My second favorite thing to do while I wait at my barbershop is play chess (the first is to have a complementary beer but, as I sit here waiting on a shape up before going into the office, I opted out of that luxury). I rarely take on an opponent here at the shop unless the wait is unusually long because one of the two of us will likely get called for a cut, ruining the game. So it gives me a perfect opportunity to hone my skills and work on the way I think against my opposition.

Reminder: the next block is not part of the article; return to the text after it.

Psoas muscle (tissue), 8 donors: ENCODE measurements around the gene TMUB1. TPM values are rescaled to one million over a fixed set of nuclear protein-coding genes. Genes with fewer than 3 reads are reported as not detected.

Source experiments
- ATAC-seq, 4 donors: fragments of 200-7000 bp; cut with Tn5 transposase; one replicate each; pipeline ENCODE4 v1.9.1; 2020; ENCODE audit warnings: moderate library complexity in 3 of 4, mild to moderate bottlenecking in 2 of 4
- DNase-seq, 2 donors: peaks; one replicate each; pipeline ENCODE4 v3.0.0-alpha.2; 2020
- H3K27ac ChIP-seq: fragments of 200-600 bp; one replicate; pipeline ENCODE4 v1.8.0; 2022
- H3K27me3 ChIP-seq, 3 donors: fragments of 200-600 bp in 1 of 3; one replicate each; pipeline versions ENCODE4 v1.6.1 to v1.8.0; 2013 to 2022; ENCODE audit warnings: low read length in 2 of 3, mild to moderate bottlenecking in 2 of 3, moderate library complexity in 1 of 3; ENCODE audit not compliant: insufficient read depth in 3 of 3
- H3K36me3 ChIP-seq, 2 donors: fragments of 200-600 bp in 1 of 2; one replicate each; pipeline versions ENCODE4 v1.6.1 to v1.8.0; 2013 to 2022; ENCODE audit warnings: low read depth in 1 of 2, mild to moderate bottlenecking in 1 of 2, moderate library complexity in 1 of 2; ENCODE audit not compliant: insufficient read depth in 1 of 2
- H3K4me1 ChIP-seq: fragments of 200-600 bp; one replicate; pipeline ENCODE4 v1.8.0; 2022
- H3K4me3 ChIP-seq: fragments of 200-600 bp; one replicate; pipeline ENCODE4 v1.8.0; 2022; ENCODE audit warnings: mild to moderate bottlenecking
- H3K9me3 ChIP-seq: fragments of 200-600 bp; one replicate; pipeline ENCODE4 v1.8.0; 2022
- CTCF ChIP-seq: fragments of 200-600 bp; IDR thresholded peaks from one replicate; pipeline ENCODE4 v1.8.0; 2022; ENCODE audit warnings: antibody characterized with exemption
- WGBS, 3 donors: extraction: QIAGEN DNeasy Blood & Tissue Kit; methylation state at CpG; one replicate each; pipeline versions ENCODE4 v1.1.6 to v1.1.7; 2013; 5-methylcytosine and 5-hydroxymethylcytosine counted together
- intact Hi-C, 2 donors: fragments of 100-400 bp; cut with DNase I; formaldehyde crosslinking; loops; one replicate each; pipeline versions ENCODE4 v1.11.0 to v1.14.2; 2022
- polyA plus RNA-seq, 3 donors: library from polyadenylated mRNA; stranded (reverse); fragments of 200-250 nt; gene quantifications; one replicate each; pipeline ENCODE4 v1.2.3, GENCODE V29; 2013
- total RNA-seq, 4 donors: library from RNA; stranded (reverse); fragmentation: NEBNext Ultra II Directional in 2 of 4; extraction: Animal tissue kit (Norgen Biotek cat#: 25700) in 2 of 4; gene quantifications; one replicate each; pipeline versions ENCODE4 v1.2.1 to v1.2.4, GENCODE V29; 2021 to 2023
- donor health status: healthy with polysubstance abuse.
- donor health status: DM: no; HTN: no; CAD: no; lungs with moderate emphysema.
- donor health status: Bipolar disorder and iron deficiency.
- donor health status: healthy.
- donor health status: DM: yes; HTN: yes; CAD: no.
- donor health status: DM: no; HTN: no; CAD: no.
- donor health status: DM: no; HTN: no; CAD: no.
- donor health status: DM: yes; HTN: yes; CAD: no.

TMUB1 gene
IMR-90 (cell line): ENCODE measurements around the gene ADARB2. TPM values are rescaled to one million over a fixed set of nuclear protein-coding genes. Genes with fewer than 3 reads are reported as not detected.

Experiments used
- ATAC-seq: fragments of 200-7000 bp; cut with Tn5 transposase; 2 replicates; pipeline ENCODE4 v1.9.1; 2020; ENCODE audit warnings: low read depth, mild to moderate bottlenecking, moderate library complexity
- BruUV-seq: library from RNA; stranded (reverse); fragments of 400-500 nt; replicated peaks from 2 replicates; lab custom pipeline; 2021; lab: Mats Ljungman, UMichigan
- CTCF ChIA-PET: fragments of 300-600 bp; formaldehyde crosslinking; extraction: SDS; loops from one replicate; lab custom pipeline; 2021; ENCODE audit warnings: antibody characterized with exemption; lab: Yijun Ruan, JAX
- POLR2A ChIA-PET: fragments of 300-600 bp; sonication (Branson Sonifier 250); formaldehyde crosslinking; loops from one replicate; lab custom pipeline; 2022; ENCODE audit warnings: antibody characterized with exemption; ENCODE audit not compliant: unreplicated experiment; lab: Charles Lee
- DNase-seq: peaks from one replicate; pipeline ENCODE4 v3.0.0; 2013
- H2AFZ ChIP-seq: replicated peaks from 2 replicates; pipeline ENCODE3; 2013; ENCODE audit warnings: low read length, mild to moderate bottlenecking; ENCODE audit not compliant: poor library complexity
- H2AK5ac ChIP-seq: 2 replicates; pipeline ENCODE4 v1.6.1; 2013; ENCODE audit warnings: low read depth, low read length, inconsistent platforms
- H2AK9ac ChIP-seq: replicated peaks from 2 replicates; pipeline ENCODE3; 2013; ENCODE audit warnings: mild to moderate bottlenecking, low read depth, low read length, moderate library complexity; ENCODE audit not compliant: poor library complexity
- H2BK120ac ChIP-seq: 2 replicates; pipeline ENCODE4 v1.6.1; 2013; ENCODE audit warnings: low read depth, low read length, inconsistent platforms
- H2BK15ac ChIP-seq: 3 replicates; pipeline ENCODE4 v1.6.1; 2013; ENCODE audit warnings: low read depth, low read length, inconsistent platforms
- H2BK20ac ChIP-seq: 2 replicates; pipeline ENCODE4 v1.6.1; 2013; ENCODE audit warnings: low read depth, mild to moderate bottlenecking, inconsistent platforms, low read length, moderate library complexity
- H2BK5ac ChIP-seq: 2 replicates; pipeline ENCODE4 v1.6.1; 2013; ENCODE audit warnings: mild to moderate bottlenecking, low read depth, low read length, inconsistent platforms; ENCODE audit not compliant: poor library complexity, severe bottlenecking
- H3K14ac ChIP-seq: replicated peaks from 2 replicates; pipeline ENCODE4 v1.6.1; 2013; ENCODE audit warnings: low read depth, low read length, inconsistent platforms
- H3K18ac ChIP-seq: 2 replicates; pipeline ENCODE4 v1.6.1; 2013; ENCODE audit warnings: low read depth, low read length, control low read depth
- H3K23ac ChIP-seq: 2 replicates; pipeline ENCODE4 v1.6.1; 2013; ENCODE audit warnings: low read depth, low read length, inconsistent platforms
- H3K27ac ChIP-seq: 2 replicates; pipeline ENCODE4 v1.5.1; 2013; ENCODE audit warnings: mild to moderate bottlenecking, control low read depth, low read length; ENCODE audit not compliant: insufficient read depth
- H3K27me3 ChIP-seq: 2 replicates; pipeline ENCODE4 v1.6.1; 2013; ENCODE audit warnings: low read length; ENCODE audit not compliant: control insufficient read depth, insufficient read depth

That, my friends, is how you should think of every day. You need to learn yourself so well that, when you come face to face with an opponent, beating them is an easier task than it would be if you didn’t take an opportunity to learn yourself. Read. Think. Write about what you thought. Reread what you wrote. And be willing to change your position if it seems logical, ethical, and like a sound decision, professional or otherwise.
Life is chess. Too many of us are out here playing checkers.
Make professional development a priority.